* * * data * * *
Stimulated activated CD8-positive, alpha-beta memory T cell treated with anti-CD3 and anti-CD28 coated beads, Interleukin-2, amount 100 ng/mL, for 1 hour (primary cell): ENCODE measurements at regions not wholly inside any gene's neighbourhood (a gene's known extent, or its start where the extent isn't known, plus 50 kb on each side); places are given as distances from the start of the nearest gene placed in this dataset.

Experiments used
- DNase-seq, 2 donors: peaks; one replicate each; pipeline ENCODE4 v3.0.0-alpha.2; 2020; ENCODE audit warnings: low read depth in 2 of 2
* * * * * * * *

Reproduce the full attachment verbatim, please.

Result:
Stimulated activated CD8-positive, alpha-beta memory T cell treated with anti-CD3 and anti-CD28 coated beads, Interleukin-2, amount 100 ng/mL, for 1 hour (primary cell): ENCODE measurements at regions not wholly inside any gene's neighbourhood (a gene's known extent, or its start where the extent isn't known, plus 50 kb on each side); places are given as distances from the start of the nearest gene placed in this dataset.

Experiments used
- DNase-seq, 2 donors: peaks; one replicate each; pipeline ENCODE4 v3.0.0-alpha.2; 2020; ENCODE audit warnings: low read depth in 2 of 2